The measles outbreak in Davis County may have peaked at 107 cases, with no new cases reported so far this week.
Health department nursing director Mary Meredith said Tuesday the number of new cases reported has tapered off over the past two weeks.But health officials are not declaring the outbreak over, she said. New cases could still be reported, and some cases could occur and not be reported with students out of school for the summer.
Meredith called the outbreak, now in its 13th week, "expensive, time-consuming and very stressful." The department has spent $4,500 just on extra needles for additional immunizations.
The outbreak has also stretched her staff to its breaking point, Meredith told the county health board, with one nurse working full-time and a second part-time on isolated infected individuals and tracing their contacts to contain the outbreak.
The nursing division expanded its normal immunization clinic schedule and set up special clinics in affected schools. As an example, Meredith said her division usually provides about 1,000 clinic services a month in May. This year the figure leaped to 6,000.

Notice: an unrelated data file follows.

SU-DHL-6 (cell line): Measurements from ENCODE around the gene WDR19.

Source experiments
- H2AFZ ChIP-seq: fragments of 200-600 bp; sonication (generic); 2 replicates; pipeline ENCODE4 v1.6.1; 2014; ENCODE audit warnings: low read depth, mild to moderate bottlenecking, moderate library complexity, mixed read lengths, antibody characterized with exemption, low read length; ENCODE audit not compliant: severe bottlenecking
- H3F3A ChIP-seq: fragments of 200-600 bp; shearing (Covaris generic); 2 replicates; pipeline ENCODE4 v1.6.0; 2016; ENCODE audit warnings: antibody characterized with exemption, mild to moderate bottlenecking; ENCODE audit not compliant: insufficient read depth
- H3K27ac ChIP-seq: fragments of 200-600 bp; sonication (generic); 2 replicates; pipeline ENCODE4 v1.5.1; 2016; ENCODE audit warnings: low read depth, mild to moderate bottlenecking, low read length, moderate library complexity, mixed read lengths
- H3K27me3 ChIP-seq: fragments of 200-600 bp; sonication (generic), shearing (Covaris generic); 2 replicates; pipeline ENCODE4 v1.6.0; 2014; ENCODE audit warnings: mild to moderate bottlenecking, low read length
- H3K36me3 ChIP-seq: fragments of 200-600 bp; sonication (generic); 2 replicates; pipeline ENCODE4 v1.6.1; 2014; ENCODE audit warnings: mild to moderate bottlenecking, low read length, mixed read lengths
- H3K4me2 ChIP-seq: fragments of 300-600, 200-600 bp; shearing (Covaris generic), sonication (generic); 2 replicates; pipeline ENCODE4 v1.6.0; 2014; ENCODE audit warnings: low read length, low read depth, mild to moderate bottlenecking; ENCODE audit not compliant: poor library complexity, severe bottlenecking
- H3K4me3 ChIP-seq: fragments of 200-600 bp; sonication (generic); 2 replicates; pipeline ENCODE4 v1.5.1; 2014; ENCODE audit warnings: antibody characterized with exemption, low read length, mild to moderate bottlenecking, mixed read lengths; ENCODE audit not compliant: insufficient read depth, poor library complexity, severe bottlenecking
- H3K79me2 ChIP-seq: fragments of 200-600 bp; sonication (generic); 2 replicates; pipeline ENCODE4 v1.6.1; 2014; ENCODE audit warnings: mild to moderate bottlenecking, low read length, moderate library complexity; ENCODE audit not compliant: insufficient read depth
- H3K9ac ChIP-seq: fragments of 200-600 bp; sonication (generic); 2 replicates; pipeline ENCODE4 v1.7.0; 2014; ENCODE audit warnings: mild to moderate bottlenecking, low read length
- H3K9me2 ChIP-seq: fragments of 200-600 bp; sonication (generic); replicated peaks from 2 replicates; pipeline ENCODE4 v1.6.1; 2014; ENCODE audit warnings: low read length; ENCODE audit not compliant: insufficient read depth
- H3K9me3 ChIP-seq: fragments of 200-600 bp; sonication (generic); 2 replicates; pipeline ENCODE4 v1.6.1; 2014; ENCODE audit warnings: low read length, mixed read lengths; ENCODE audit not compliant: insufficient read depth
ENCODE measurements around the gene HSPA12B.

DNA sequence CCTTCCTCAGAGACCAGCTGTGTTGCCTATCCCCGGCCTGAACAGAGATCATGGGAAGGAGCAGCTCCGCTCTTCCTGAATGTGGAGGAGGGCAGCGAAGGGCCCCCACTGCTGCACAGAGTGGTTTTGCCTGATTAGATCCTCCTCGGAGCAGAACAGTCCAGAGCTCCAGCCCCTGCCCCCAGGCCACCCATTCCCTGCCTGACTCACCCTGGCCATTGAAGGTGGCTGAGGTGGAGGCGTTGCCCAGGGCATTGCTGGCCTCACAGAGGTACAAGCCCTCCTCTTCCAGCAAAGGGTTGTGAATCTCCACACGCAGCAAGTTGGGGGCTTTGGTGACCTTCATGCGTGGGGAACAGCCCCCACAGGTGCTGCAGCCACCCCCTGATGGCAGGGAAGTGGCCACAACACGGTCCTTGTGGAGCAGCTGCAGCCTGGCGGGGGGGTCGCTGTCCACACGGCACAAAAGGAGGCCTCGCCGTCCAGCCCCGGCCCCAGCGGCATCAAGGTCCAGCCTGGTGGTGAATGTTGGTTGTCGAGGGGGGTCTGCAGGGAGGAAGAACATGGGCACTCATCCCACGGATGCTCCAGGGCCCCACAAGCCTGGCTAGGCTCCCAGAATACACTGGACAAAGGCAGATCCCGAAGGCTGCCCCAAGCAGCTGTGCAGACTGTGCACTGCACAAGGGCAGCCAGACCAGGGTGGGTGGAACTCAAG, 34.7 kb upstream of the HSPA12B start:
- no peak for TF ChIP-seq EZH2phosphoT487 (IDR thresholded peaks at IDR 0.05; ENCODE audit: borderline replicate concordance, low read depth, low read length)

Meredith said the first case was identified March 11, but the second case was not reported, with the department finding the third case on April 5.
"By the third case, we realized we had a problem. The second case that was not reported to us exposed many, many others," Meredith said. Even now, with all the publicity the outbreak has received, some cases are still not being reported, she said.
The outbreak apparently peaked in its 10th week, with 28 reported cases. In its 11th and 12th weeks, the numbers of new cases have tapered off, Meredith said. "I think we're on the downside of it," she told the board.
Because new cases were reported in the 11th week and the disease has a 14-day incubation period, Meredith said she expects some new cases could still be reported in this, the 13th week.
"We could have some new cases, but with the immunization program we put on and the fact that school is out for the summer, we don't expect another outbreak like the last one," Meredith said.
There are eight year-round schools in the county and youngsters still get together, congregating at malls and other places, Meredith said.
Meredith also reported the outbreak shows a disturbing trend. Of the 107 cases reported so far, 43 - just under half - were people defined as being adequately immunized.
It could be that immunity wanes over time, especially if the immunization is given at around 15 months, Meredith said. It could be a case of vaccine failure, or they could be part of the 5 percent of the population that is not affected by immunizations, she said.
Eighteen cases were reported by individuals who chose for personal reasons not to be immunized or have their families immunized, Meredith said, which state law allows. But from those 18 cases, Meredith said 40 infections can be traced.